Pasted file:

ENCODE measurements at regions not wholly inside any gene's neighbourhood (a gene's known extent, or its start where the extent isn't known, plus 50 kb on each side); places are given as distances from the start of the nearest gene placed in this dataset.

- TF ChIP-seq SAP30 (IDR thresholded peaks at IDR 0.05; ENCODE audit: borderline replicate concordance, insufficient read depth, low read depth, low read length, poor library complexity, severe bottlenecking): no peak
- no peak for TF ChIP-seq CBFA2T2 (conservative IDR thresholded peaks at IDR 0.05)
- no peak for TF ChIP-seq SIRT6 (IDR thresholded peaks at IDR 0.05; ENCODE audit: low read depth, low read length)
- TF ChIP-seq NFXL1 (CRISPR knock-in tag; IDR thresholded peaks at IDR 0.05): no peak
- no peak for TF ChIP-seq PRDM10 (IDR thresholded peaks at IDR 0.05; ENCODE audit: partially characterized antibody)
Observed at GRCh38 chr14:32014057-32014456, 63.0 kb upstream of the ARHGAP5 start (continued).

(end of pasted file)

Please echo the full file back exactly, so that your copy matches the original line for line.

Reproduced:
ENCODE measurements at regions not wholly inside any gene's neighbourhood (a gene's known extent, or its start where the extent isn't known, plus 50 kb on each side); places are given as distances from the start of the nearest gene placed in this dataset.

- TF ChIP-seq SAP30 (IDR thresholded peaks at IDR 0.05; ENCODE audit: borderline replicate concordance, insufficient read depth, low read depth, low read length, poor library complexity, severe bottlenecking): no peak
- no peak for TF ChIP-seq CBFA2T2 (conservative IDR thresholded peaks at IDR 0.05)
- no peak for TF ChIP-seq SIRT6 (IDR thresholded peaks at IDR 0.05; ENCODE audit: low read depth, low read length)
- TF ChIP-seq NFXL1 (CRISPR knock-in tag; IDR thresholded peaks at IDR 0.05): no peak
- no peak for TF ChIP-seq PRDM10 (IDR thresholded peaks at IDR 0.05; ENCODE audit: partially characterized antibody)
Observed at GRCh38 chr14:32014057-32014456, 63.0 kb upstream of the ARHGAP5 start (continued).